How did Spike Lee get involved with this?
Dalio: He was my professor at NYU. He’s a great mentor. He’s executive produced one of my classmates’ films: Manos Sucias, which was at Tribeca last year. From the beginning he mentored me. Originally on a different script that he was going to executive produce, but my wife really pushed me to make this one instead, so I wrote it. And I felt she was right. I felt that it was more personal, and for a first-time filmmaker it’s good to start with a personal story. I wrote that script and I showed it to him and told him I wanted to do it instead. He liked it and he agreed.
How was it working with two actors who are so talented for your first feature?
Dalio: It was great. I first wanted to prepare myself as a director to work with people like that, so I took an acting class to help empathize with the actor. Then I worked with an acting coach to go over the script and to brainstorm it. I read a lot of Stanislavski and I really got into the headspace of an actor. I wanted to prepare myself with a lot of materials to give the actors before we even started shooting.
So there was a three-week pre-production process where we just did a lot of discussions about the characters. I would give each of the actors a dense vivid backstory on their characters from infancy to now, but somehow every detail was related emotionally to the scenes that were going on in the film and every present moment that was going on in their story.
At first it was giving the actors all that material, talking about that material, having a lot of discussions. I would go for walks with Luke and I would spend time talking to Katie so they would really know their characters and we would really be on the same page about their characters. Once we talked about the arc within the film itself then we would talk about the arc within the scene.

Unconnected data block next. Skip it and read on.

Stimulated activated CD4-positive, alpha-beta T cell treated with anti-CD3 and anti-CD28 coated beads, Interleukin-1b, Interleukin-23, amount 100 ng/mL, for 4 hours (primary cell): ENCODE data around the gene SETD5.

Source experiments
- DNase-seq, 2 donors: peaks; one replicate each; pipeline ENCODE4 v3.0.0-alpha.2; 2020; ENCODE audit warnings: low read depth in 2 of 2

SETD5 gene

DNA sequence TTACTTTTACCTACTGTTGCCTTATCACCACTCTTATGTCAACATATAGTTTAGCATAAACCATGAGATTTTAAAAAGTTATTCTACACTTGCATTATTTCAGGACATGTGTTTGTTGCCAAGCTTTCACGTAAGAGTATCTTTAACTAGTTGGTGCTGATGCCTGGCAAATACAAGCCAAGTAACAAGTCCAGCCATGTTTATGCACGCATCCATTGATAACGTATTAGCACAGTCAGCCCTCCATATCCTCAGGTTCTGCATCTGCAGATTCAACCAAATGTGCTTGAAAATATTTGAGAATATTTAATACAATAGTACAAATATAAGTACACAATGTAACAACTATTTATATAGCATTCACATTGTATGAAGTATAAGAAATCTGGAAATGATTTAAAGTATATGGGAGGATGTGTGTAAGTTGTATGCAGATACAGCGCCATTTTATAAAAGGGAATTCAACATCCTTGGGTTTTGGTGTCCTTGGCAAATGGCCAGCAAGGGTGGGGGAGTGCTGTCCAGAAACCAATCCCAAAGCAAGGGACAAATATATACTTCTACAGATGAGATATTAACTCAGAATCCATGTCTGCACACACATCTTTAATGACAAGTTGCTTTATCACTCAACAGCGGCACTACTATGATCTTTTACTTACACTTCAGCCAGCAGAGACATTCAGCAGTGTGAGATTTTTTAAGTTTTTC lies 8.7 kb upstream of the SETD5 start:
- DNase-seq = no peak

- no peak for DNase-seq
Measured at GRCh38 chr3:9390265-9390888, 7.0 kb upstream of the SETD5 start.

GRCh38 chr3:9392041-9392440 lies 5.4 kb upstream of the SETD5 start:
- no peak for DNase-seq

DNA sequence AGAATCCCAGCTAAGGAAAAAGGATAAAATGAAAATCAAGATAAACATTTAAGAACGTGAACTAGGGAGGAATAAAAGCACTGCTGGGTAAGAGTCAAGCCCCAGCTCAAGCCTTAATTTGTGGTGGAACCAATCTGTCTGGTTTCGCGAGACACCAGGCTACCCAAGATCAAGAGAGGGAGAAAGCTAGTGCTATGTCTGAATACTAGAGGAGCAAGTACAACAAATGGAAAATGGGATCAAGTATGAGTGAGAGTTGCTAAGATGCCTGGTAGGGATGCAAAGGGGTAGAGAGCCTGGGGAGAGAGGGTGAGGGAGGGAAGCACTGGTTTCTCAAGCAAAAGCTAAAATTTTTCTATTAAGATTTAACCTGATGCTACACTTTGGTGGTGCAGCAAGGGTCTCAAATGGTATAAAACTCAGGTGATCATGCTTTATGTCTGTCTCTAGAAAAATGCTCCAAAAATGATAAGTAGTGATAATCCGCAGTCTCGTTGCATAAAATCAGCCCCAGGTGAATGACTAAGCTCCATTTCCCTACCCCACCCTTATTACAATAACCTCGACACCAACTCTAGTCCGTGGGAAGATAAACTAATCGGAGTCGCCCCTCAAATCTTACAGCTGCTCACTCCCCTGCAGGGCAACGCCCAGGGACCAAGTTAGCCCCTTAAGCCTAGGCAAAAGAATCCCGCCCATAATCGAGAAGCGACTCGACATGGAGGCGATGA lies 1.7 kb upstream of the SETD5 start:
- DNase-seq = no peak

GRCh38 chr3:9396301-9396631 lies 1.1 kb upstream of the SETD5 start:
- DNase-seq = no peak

We didn’t rehearse the scenes too much since I didn’t want to kill all the spontaneity. We would just rehearse the scene enough to see that they were going in the right direction. Then we could find spontaneous moments. On set, there was a lot of room to trigger emotions based on the backstory that we shared. Another thing that I did was when I was going over the script with them I would ask, “How does this dialogue feel to you? Does it feel natural? How do these scenes feel to you?” A good actor has great instinct since they’re used to living in the skin of characters. More so they live in the skin of the character than the director does since the director has to step into the skin of all the characters. When you have an actor who is open with you and smart, they can offer you insights about if it’s smart or natural. There were a lot of good rewrites that came from the discussions with the actors about the script.
In going on set I would encourage them for at least one take to improvise. I’d encourage them for a couple takes, as long as they hit all their dialogue that was written, to feel free to improvise around it. By doing that it allowed the written lines to come to life. They had a life. A spontaneity that came from their natural impulses as actors. Even though most of what you see on screen is what was written in the script, there were some golden moments that were improvised. Just from them knowing the character and living in the skin and doing something totally unexpected. It was an intense process and a very rewarding one.
That concludes our interview with Paul, but we’d like to thank him very much for taking the time to talk!